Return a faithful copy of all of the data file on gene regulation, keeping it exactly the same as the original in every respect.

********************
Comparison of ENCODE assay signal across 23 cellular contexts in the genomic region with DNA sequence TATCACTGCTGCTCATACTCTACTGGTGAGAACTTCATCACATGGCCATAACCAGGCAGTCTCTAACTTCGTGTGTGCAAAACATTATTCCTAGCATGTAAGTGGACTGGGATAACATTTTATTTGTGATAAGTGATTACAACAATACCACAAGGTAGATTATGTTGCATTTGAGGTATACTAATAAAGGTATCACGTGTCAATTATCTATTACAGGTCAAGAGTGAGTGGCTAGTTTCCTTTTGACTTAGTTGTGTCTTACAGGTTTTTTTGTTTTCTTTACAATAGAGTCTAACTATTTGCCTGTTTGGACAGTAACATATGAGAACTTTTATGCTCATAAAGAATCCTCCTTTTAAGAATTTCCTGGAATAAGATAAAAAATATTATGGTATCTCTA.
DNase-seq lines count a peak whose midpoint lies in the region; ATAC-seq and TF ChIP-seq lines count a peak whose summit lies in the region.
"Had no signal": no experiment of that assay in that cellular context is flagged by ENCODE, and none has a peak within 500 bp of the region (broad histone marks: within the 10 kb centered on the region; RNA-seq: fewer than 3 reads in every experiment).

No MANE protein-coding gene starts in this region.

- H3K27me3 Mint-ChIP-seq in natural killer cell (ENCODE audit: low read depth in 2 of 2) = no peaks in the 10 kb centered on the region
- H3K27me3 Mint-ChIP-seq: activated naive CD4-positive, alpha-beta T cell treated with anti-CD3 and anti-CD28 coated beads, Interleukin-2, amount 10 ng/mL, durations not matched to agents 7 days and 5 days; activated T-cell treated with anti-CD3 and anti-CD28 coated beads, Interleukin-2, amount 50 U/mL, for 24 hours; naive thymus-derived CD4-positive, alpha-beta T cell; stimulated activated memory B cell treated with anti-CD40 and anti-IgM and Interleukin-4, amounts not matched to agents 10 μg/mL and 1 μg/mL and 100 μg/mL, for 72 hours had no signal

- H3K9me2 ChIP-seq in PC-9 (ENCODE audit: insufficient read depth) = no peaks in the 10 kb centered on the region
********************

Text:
Comparison of ENCODE assay signal across 23 cellular contexts in the genomic region with DNA sequence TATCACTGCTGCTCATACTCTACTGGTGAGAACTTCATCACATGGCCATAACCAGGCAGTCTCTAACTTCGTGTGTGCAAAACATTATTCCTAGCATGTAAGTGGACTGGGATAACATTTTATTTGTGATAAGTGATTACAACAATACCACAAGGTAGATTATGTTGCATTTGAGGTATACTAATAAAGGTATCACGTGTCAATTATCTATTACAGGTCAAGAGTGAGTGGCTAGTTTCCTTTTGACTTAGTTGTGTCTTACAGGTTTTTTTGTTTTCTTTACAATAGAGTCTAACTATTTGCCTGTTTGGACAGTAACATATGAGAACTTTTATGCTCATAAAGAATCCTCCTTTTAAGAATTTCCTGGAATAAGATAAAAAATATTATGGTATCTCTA.
DNase-seq lines count a peak whose midpoint lies in the region; ATAC-seq and TF ChIP-seq lines count a peak whose summit lies in the region.
"Had no signal": no experiment of that assay in that cellular context is flagged by ENCODE, and none has a peak within 500 bp of the region (broad histone marks: within the 10 kb centered on the region; RNA-seq: fewer than 3 reads in every experiment).

No MANE protein-coding gene starts in this region.

- H3K27me3 Mint-ChIP-seq in natural killer cell (ENCODE audit: low read depth in 2 of 2) = no peaks in the 10 kb centered on the region
- H3K27me3 Mint-ChIP-seq: activated naive CD4-positive, alpha-beta T cell treated with anti-CD3 and anti-CD28 coated beads, Interleukin-2, amount 10 ng/mL, durations not matched to agents 7 days and 5 days; activated T-cell treated with anti-CD3 and anti-CD28 coated beads, Interleukin-2, amount 50 U/mL, for 24 hours; naive thymus-derived CD4-positive, alpha-beta T cell; stimulated activated memory B cell treated with anti-CD40 and anti-IgM and Interleukin-4, amounts not matched to agents 10 μg/mL and 1 μg/mL and 100 μg/mL, for 72 hours had no signal

- H3K9me2 ChIP-seq in PC-9 (ENCODE audit: insufficient read depth) = no peaks in the 10 kb centered on the region